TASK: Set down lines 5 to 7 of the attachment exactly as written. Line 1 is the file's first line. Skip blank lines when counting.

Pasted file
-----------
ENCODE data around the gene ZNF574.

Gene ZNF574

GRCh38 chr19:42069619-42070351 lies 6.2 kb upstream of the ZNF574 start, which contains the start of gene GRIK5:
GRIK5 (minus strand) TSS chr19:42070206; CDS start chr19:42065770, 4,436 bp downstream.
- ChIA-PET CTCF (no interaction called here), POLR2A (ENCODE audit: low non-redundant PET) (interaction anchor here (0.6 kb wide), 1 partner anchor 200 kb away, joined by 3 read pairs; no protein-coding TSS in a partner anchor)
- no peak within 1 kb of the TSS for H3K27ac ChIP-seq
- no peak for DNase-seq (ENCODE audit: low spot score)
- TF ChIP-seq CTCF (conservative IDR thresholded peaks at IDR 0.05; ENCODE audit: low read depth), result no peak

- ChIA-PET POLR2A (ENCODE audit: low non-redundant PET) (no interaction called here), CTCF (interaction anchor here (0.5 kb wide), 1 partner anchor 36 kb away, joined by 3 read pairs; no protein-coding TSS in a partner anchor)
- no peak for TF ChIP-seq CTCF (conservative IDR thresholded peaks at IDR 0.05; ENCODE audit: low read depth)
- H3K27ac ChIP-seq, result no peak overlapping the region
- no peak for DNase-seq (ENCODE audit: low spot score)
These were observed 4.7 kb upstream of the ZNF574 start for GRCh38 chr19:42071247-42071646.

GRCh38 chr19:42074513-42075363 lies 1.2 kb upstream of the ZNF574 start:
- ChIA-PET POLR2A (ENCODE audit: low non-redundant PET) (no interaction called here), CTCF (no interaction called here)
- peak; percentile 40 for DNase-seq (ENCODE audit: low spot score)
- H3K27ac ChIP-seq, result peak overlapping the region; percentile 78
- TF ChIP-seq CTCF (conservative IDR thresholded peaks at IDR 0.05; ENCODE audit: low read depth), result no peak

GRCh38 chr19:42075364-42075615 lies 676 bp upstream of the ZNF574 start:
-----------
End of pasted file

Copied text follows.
- ChIA-PET CTCF (no interaction called here), POLR2A (ENCODE audit: low non-redundant PET) (interaction anchor here (0.6 kb wide), 1 partner anchor 200 kb away, joined by 3 read pairs; no protein-coding TSS in a partner anchor)
- no peak within 1 kb of the TSS for H3K27ac ChIP-seq
- no peak for DNase-seq (ENCODE audit: low spot score)